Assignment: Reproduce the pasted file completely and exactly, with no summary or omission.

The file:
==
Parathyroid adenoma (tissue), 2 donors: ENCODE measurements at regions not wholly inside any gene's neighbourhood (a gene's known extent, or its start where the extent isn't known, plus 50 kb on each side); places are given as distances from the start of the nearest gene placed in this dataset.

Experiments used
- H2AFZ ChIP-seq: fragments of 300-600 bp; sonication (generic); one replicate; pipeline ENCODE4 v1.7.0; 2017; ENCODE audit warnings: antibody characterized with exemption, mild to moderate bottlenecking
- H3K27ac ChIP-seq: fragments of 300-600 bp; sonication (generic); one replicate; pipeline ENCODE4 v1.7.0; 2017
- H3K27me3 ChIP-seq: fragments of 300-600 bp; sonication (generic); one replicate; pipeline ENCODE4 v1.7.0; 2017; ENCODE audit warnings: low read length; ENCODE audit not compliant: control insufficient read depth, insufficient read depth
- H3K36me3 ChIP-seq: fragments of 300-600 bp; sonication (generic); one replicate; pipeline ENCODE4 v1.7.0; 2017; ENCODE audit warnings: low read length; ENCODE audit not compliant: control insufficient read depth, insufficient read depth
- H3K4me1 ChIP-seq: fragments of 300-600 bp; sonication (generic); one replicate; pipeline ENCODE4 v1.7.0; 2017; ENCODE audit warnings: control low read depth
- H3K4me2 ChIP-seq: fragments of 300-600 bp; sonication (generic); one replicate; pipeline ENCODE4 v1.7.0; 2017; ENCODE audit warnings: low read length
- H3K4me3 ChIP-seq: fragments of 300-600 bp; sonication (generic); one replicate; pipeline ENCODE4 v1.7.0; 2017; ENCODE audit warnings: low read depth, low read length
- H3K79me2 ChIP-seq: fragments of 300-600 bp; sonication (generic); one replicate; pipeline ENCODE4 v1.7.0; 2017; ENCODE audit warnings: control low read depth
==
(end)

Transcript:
Parathyroid adenoma (tissue), 2 donors: ENCODE measurements at regions not wholly inside any gene's neighbourhood (a gene's known extent, or its start where the extent isn't known, plus 50 kb on each side); places are given as distances from the start of the nearest gene placed in this dataset.

Experiments used
- H2AFZ ChIP-seq: fragments of 300-600 bp; sonication (generic); one replicate; pipeline ENCODE4 v1.7.0; 2017; ENCODE audit warnings: antibody characterized with exemption, mild to moderate bottlenecking
- H3K27ac ChIP-seq: fragments of 300-600 bp; sonication (generic); one replicate; pipeline ENCODE4 v1.7.0; 2017
- H3K27me3 ChIP-seq: fragments of 300-600 bp; sonication (generic); one replicate; pipeline ENCODE4 v1.7.0; 2017; ENCODE audit warnings: low read length; ENCODE audit not compliant: control insufficient read depth, insufficient read depth
- H3K36me3 ChIP-seq: fragments of 300-600 bp; sonication (generic); one replicate; pipeline ENCODE4 v1.7.0; 2017; ENCODE audit warnings: low read length; ENCODE audit not compliant: control insufficient read depth, insufficient read depth
- H3K4me1 ChIP-seq: fragments of 300-600 bp; sonication (generic); one replicate; pipeline ENCODE4 v1.7.0; 2017; ENCODE audit warnings: control low read depth
- H3K4me2 ChIP-seq: fragments of 300-600 bp; sonication (generic); one replicate; pipeline ENCODE4 v1.7.0; 2017; ENCODE audit warnings: low read length
- H3K4me3 ChIP-seq: fragments of 300-600 bp; sonication (generic); one replicate; pipeline ENCODE4 v1.7.0; 2017; ENCODE audit warnings: low read depth, low read length
- H3K79me2 ChIP-seq: fragments of 300-600 bp; sonication (generic); one replicate; pipeline ENCODE4 v1.7.0; 2017; ENCODE audit warnings: control low read depth